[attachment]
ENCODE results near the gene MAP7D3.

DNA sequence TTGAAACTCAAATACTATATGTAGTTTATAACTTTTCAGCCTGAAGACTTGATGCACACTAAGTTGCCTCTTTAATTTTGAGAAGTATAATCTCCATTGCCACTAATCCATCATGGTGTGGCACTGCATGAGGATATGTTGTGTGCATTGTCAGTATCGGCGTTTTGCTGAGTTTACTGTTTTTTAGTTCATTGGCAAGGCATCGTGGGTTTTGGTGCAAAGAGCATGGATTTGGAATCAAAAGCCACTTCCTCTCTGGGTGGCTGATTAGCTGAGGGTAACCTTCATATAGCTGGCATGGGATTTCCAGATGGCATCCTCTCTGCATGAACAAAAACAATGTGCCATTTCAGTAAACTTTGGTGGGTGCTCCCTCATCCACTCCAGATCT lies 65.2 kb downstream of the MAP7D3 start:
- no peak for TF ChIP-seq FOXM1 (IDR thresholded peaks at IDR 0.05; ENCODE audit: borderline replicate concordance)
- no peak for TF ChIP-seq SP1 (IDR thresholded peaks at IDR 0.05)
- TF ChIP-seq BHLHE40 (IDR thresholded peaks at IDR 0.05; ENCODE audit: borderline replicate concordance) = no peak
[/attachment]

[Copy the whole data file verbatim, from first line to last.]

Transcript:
ENCODE results near the gene MAP7D3.

DNA sequence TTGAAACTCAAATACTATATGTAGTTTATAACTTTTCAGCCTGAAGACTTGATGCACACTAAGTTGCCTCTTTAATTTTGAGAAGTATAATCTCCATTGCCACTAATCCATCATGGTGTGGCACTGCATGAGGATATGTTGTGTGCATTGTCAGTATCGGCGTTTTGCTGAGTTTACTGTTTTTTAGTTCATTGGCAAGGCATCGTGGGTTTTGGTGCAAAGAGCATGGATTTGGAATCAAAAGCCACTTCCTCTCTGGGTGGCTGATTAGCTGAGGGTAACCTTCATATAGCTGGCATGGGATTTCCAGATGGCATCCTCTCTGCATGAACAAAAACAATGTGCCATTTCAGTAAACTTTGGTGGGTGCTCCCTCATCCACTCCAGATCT lies 65.2 kb downstream of the MAP7D3 start:
- no peak for TF ChIP-seq FOXM1 (IDR thresholded peaks at IDR 0.05; ENCODE audit: borderline replicate concordance)
- no peak for TF ChIP-seq SP1 (IDR thresholded peaks at IDR 0.05)
- TF ChIP-seq BHLHE40 (IDR thresholded peaks at IDR 0.05; ENCODE audit: borderline replicate concordance) = no peak